Cultures around the world since the beginning of time have appreciated, enjoyed, and incorporated some form of music in their everyday lives. However, one man's music can often be another man's noise, and vice versa. music can serve as a means of communication between two people who have little else in common. They can share their memories have a laugh together. Music artists of today and yesterday have been known to help cross cultural divides in times of conflict and even war. Their music can bring crowds of people in warring countries to their feet, tapping their feet to the rhythm. News broadcasts are frequently carrying stories of disheartened soldiers abroad smiling again after a visit from familiar pop music artists. A song called the fighter united many of the players taking part in 2012 Olympics and gave them inspiration.
music is also a frequent bone of contention between the generations. Why is the music of different generations more often referred to by its respective decade (i.e. 'the sixties', 'the eighties') rather than by its most popular artists or a particular genre? Grandparents are rarely found enjoying the same music as their grandchildren. Much more common, they are often heard complaining that the other's music is too loud, too soft, too fast, or too slow. Even music artists with a wide-ranging appeal, like The Beatles, are not always appreciated by both extremes of the generation gap. Though their music stands a much greater chance of acceptance from fresh ears than rap has from a Frank Sinatra crowd.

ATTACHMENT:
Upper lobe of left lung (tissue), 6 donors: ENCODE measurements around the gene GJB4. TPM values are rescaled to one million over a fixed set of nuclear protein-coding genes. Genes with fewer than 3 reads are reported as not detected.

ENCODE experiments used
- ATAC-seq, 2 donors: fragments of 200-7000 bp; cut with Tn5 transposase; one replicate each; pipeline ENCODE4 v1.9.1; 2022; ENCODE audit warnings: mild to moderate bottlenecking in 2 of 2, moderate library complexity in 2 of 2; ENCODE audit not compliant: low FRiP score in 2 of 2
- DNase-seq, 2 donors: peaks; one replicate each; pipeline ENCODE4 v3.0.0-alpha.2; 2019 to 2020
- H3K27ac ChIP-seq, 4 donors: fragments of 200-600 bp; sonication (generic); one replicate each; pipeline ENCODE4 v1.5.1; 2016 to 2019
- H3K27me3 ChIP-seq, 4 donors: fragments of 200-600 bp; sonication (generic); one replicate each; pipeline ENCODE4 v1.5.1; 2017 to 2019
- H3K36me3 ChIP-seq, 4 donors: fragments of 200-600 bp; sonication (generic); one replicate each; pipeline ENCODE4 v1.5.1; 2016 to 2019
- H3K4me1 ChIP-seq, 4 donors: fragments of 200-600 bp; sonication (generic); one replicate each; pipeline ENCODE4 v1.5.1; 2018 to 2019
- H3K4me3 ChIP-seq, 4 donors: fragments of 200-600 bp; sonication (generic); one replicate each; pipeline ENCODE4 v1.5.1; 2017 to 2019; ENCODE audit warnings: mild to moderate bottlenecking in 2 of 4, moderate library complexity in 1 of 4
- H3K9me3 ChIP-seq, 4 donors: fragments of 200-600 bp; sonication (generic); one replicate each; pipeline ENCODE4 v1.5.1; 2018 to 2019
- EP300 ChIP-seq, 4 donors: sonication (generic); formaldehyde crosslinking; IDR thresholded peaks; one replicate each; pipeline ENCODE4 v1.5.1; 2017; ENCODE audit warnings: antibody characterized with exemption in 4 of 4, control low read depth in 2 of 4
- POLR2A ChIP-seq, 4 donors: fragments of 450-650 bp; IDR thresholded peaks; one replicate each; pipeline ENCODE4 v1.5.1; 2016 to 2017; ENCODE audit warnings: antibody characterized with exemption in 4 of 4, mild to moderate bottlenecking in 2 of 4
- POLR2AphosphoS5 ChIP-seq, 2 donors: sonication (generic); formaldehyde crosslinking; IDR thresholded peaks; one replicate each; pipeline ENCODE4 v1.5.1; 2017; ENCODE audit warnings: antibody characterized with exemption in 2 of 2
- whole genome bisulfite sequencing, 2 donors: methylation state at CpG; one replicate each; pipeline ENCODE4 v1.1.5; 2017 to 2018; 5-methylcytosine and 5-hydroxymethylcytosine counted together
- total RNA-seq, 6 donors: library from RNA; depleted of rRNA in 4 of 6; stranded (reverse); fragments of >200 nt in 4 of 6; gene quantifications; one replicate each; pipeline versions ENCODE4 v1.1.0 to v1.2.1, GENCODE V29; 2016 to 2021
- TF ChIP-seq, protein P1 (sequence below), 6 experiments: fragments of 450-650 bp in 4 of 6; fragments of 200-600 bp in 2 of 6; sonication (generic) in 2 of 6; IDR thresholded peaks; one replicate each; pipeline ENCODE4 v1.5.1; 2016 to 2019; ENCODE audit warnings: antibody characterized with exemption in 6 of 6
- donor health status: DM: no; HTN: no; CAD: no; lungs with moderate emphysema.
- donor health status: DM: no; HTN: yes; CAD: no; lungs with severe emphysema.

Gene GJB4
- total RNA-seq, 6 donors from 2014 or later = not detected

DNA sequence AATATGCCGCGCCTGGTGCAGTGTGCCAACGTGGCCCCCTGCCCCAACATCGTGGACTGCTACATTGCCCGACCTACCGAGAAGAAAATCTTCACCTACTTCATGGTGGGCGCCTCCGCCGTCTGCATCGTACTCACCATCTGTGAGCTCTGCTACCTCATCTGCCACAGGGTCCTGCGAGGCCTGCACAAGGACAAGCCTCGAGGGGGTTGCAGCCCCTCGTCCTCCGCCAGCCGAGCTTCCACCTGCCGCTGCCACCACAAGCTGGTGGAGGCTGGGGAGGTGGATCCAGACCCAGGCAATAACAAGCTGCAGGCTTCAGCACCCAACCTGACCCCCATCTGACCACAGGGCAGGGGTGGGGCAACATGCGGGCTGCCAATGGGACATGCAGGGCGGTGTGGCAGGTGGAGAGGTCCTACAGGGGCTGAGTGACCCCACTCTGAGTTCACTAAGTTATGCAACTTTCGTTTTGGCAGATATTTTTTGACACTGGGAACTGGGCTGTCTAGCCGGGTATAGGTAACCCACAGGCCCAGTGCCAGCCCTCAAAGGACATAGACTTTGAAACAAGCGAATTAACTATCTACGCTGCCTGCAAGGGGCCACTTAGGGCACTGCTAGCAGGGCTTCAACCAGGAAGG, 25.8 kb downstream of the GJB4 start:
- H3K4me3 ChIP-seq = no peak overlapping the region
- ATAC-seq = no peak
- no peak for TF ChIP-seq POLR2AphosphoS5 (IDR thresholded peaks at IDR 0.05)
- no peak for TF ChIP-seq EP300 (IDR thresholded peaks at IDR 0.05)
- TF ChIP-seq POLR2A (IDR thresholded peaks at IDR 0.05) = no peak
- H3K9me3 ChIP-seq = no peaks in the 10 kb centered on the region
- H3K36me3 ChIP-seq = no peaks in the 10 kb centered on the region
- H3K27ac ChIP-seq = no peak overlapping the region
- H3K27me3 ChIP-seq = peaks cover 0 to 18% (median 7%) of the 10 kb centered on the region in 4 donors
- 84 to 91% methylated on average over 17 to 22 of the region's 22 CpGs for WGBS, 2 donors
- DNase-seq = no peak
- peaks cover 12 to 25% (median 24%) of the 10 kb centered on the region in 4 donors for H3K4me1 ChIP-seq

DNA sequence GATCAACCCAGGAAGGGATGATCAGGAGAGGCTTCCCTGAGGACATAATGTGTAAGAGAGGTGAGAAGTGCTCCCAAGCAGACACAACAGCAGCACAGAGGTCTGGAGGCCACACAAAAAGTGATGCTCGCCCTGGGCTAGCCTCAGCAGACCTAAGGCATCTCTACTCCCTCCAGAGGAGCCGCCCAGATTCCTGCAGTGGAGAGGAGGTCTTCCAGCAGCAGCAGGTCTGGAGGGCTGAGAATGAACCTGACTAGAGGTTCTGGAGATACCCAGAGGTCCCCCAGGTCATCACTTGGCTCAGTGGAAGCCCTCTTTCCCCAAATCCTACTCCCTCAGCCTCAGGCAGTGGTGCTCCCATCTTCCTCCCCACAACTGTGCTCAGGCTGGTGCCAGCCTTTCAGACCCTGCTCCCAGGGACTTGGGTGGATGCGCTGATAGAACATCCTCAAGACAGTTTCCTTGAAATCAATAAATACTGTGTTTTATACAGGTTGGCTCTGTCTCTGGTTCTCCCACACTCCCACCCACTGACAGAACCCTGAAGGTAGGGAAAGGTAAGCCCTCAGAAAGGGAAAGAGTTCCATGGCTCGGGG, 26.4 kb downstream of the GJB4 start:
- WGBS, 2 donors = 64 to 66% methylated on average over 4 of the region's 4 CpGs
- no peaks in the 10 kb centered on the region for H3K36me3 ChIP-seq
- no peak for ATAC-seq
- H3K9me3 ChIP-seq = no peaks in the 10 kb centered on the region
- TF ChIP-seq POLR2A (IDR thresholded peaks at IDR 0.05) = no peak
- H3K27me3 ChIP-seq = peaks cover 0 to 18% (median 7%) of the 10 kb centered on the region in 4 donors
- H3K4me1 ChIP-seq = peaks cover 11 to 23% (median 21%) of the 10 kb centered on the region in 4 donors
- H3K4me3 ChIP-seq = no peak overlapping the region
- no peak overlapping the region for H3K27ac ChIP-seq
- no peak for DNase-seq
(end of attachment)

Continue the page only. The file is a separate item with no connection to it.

Music hence signifies different things to different people often extending to a deeply personal level. Each generations music represents the aspirations, heartbreaks, achievements of people living in that specific time period. And as they carry different viewpoints on many daily social and political issues they get further divided by varying taste of music. However, the feeling to be human and alive to the world around us, and the...
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